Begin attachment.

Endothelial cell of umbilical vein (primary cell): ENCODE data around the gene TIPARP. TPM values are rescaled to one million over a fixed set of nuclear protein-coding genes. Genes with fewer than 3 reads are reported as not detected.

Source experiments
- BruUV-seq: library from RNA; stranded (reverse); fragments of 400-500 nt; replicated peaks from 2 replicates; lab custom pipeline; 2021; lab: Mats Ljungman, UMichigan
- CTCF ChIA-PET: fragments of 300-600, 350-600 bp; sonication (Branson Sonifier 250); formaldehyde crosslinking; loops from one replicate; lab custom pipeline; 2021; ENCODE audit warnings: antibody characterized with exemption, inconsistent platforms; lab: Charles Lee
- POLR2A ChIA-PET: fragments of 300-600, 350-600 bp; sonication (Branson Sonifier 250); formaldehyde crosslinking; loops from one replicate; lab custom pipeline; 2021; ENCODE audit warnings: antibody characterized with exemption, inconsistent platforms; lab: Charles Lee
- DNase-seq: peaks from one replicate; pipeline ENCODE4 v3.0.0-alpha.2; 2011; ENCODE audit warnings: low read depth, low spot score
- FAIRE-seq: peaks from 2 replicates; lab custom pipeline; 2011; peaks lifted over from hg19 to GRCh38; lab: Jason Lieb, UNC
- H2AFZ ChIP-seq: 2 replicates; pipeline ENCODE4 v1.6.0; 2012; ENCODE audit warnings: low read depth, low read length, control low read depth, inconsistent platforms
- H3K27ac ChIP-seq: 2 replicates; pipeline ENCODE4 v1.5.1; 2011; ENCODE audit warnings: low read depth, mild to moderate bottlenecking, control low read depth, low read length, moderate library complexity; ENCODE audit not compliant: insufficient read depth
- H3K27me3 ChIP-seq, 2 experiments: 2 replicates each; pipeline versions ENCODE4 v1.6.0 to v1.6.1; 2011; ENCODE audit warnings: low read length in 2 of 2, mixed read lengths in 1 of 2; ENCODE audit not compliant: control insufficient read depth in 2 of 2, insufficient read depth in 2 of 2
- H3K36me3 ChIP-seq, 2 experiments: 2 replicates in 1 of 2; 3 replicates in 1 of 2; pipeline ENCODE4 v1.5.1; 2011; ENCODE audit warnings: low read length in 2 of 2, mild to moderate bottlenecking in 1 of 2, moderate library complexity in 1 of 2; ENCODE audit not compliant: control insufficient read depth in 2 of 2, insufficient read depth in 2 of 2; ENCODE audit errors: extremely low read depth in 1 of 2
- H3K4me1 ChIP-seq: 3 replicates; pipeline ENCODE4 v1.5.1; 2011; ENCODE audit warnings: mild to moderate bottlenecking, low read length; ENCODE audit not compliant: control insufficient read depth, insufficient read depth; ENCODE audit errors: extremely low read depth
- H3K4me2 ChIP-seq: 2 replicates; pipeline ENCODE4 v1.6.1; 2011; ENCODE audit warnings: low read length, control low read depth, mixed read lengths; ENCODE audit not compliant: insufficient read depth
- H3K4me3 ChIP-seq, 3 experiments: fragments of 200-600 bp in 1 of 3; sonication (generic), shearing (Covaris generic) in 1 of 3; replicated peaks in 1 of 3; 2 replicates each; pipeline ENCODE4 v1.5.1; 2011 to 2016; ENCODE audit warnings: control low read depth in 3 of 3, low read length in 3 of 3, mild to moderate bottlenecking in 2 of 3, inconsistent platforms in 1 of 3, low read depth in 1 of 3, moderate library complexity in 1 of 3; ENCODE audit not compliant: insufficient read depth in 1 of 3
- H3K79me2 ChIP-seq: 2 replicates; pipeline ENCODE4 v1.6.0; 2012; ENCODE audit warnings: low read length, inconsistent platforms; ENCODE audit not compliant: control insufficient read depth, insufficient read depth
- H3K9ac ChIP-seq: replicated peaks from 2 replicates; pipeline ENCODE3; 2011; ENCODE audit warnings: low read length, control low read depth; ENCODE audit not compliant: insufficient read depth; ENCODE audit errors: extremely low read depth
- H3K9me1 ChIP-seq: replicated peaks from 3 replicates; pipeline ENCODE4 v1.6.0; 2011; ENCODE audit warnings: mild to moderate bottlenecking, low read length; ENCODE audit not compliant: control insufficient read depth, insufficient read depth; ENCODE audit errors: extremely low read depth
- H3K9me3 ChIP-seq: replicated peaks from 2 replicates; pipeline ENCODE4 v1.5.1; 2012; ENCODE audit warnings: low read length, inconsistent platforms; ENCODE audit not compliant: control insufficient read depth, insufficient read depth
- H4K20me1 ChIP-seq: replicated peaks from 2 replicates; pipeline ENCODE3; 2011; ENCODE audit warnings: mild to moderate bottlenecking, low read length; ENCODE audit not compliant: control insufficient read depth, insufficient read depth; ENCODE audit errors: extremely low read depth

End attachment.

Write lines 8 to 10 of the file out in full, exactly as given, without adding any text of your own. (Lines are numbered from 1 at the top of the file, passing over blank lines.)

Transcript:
- H2AFZ ChIP-seq: 2 replicates; pipeline ENCODE4 v1.6.0; 2012; ENCODE audit warnings: low read depth, low read length, control low read depth, inconsistent platforms
- H3K27ac ChIP-seq: 2 replicates; pipeline ENCODE4 v1.5.1; 2011; ENCODE audit warnings: low read depth, mild to moderate bottlenecking, control low read depth, low read length, moderate library complexity; ENCODE audit not compliant: insufficient read depth
- H3K27me3 ChIP-seq, 2 experiments: 2 replicates each; pipeline versions ENCODE4 v1.6.0 to v1.6.1; 2011; ENCODE audit warnings: low read length in 2 of 2, mixed read lengths in 1 of 2; ENCODE audit not compliant: control insufficient read depth in 2 of 2, insufficient read depth in 2 of 2